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New Testosterone Treatment for Certain Forms of Hypogonadism

Majority of Trial Patients Achieved Normal Testoserone Levels

The FDA has approved testosterone undecanoate (Jatenzo, Clarus Therapeutics) an oral testosterone capsule for men with certain types of hypogonadism. These men have low testosterone levels caused by specific medical conditions, such as Klinefelter syndrome or tumors that have damaged the pituitary gland.

The oral method of administration is an important addition to the current options available for men with certain hypogonadal conditions who up until now have typically been treated with testosterone products that are applied to the skin or injected.

Testosterone undecanoate should not be used to treat men who have age-related hypogonadism, even if they have symptoms that seem to be related to low testosterone, as the benefits of the drug do not outweigh its risks for that use. The effects of testosterone undecanoate on raising blood pressure can increase the risks of heart attack, stroke, and cardiovascular death in this population.

The drug’s efficacy was demonstrated in a clinical trial with 166 men with hypogonadism. At the outset, participants received testosterone undecanoate 237 mg twice daily, then the dose was adjusted downward or upward to a maximum of 396 mg twice daily based on testosterone levels. Eighty-seven percent of patients treated with the drug achieved an average testosterone level within normal range, which was the primary endpoint.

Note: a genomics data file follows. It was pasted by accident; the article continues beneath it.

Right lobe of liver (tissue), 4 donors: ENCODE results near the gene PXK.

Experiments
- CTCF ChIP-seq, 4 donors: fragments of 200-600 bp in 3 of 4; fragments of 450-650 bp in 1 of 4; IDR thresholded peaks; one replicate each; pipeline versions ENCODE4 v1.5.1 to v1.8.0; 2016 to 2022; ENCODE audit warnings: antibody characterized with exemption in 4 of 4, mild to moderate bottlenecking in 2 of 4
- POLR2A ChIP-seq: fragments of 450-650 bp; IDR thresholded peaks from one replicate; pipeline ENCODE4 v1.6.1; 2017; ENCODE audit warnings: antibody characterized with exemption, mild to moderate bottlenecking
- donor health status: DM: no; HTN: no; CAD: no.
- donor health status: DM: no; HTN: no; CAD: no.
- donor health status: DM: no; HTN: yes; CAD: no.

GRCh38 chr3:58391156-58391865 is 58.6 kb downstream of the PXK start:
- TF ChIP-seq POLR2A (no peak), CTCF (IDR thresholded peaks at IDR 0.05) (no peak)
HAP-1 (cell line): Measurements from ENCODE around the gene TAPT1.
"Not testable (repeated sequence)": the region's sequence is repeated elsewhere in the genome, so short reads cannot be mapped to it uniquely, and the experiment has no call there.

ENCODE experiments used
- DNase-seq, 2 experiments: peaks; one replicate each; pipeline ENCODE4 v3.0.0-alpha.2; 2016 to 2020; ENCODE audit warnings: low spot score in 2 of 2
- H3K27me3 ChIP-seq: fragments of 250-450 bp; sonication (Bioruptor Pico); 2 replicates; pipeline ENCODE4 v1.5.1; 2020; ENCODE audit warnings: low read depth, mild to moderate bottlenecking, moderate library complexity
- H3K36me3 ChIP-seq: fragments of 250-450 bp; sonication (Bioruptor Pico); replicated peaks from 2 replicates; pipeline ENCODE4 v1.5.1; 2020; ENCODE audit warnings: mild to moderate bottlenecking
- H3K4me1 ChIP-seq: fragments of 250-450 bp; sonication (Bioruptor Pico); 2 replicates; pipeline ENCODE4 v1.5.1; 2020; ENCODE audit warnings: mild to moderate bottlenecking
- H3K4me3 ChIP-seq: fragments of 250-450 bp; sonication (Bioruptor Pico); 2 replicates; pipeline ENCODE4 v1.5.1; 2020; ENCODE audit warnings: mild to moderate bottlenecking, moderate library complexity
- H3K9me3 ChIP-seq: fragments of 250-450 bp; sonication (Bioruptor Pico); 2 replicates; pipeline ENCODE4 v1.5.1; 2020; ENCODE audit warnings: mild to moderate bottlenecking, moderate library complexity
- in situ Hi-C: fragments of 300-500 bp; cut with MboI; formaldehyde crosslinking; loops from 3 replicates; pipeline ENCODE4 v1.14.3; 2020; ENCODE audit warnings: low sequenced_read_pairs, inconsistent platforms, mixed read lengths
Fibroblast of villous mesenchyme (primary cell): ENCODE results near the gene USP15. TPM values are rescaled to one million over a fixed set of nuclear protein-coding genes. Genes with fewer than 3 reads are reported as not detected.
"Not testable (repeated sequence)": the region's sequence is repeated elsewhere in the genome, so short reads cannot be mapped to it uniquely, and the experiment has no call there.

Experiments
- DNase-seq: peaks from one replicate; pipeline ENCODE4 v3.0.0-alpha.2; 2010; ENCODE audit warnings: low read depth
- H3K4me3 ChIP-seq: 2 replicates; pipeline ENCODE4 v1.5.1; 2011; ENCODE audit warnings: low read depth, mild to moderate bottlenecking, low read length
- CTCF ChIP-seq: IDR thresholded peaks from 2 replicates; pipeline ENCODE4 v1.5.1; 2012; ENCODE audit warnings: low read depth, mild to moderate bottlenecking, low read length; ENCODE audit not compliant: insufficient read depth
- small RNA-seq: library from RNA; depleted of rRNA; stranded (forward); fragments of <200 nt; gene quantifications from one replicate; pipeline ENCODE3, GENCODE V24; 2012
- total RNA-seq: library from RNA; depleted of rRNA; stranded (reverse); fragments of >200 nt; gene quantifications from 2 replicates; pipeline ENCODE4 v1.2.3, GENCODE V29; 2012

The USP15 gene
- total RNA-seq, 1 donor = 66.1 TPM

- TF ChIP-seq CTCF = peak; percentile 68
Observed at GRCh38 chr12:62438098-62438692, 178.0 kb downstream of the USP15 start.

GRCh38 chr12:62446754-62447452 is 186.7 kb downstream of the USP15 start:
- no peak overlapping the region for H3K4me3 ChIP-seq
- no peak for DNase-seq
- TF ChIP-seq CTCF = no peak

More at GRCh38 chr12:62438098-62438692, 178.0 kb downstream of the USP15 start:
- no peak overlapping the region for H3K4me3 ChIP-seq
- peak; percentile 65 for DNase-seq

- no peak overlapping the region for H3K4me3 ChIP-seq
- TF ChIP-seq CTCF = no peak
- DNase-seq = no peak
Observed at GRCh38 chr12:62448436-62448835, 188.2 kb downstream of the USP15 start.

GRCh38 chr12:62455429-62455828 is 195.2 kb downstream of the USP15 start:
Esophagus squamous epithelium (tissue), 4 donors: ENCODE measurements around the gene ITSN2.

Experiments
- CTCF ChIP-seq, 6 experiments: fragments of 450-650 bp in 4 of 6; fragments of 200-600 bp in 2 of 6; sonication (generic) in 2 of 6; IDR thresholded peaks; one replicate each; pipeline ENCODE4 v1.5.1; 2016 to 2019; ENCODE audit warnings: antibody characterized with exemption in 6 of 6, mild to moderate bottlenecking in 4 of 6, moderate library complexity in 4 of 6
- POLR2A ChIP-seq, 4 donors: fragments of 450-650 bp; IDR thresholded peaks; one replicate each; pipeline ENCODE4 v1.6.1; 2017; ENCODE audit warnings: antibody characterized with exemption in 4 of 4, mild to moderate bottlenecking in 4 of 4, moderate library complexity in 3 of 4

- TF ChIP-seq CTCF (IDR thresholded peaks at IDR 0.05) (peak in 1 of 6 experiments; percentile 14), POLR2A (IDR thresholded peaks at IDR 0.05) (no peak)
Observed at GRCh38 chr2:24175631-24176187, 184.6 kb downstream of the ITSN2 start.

Common side effects included headache, an increase in hematocrit, a decrease in high-density lipoprotein cholesterol, high blood pressure, and nausea. An increase in prostate specific antigen was also observed.

Testosterone undecanoate carries a boxed warning stating that the drug can cause a rise in blood pressure, increasing the risk for heart attack, stroke, and cardiovascular death. Before prescribing testosterone undecanoate, health care providers should consider the patient’s heart disease risks and ensure that blood pressure is adequately controlled.

Source: FDA, March 27, 2019

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